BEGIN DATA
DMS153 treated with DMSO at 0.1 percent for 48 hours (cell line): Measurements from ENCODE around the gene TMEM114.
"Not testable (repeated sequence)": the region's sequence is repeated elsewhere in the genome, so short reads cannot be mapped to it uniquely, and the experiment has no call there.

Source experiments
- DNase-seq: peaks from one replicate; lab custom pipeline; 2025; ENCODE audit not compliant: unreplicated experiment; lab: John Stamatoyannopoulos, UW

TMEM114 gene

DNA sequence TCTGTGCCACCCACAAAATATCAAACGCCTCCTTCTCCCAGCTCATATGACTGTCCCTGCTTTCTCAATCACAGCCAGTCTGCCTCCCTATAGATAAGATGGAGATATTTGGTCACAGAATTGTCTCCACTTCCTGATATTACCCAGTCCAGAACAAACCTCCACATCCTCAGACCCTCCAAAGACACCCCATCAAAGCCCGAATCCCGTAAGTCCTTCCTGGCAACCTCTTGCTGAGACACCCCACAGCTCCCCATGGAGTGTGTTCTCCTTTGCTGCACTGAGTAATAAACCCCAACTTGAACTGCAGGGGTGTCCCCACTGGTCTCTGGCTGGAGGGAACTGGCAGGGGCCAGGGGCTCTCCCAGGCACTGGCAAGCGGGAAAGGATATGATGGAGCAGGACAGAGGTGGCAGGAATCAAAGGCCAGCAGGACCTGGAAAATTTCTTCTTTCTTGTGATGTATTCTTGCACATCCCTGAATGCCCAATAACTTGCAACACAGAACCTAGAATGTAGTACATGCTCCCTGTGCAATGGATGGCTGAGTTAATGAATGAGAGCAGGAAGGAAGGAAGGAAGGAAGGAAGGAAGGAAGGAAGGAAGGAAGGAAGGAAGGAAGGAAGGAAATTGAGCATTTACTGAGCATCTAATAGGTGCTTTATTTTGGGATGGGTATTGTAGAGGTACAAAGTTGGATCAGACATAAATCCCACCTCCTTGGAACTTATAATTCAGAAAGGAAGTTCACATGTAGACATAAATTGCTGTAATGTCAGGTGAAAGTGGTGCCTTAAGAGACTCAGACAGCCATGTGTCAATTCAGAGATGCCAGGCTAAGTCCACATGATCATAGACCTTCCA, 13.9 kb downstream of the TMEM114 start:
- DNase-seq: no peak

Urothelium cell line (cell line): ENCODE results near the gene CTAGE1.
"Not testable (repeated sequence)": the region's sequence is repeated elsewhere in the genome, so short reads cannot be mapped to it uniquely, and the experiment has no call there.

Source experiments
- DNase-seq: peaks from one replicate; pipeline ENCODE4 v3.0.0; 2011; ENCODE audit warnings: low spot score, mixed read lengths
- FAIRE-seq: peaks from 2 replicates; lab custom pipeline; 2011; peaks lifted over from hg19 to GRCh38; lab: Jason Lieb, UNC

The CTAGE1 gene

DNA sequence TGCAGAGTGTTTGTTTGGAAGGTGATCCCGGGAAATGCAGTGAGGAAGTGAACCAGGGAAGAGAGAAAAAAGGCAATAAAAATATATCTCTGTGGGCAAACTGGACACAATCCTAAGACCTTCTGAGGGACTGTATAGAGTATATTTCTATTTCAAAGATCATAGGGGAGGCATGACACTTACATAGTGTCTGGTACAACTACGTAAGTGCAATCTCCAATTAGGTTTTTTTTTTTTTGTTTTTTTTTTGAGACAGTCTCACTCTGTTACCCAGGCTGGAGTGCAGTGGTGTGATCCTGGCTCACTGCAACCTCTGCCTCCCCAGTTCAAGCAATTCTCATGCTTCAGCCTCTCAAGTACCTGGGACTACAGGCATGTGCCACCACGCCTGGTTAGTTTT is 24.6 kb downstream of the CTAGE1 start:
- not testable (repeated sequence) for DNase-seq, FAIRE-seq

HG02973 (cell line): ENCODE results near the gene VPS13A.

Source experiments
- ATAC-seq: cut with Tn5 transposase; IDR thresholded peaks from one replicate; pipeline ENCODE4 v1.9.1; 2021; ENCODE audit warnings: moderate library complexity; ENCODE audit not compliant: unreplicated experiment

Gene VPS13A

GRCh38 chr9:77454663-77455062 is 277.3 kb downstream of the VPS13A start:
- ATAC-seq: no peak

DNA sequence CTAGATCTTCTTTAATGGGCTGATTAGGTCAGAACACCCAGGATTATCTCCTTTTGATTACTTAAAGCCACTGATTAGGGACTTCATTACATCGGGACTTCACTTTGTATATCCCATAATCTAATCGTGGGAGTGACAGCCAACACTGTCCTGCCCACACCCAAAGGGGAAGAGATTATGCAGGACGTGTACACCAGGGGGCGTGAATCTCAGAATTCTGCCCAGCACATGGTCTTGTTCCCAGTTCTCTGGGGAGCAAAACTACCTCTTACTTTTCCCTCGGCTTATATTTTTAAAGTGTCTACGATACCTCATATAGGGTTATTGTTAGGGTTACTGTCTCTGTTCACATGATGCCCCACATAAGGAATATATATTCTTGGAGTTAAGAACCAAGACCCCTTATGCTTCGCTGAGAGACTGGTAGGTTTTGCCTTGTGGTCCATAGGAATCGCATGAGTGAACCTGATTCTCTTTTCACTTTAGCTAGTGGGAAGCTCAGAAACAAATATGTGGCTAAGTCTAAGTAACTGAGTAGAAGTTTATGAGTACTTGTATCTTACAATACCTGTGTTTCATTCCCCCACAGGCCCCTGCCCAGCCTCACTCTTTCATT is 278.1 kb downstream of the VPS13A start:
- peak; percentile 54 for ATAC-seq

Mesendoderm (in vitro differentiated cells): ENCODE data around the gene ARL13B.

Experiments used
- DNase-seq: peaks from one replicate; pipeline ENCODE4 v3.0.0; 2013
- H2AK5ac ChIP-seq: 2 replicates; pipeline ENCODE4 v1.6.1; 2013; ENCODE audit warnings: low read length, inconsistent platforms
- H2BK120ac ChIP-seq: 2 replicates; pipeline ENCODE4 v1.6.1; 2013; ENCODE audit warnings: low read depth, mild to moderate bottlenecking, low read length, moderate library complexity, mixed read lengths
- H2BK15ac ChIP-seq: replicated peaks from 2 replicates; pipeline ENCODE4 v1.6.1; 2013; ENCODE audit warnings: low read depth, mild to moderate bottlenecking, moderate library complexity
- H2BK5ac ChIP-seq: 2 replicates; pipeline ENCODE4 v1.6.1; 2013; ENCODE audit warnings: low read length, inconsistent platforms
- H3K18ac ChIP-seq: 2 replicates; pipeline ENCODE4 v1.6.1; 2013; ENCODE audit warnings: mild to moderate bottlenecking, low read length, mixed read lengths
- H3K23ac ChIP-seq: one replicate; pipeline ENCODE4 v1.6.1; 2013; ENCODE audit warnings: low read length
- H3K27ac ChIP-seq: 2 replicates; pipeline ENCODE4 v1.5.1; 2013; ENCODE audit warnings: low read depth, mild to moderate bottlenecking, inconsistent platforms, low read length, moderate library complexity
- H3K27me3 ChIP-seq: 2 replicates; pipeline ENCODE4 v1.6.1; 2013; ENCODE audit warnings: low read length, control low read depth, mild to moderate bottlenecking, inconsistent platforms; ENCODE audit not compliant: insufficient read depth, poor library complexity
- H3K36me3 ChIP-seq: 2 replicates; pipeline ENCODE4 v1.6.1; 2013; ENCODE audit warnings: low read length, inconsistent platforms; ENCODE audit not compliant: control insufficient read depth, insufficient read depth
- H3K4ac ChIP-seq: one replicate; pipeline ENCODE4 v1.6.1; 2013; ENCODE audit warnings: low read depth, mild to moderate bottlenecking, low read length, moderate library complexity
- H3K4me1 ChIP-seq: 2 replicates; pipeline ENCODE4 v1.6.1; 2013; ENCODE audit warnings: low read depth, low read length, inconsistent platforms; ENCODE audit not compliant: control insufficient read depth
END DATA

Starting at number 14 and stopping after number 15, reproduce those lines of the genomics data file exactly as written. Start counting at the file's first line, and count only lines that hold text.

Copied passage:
DNA sequence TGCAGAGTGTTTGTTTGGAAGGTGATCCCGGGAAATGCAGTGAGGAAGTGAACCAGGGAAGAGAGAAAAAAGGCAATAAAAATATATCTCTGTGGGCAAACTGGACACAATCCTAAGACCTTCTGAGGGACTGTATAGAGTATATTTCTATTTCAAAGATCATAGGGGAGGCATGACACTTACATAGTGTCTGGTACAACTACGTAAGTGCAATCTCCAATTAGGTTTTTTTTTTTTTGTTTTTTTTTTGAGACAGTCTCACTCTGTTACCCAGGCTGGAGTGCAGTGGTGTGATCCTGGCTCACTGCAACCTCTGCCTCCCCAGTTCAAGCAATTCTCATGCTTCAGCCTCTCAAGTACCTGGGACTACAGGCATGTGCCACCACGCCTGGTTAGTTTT is 24.6 kb downstream of the CTAGE1 start:
- not testable (repeated sequence) for DNase-seq, FAIRE-seq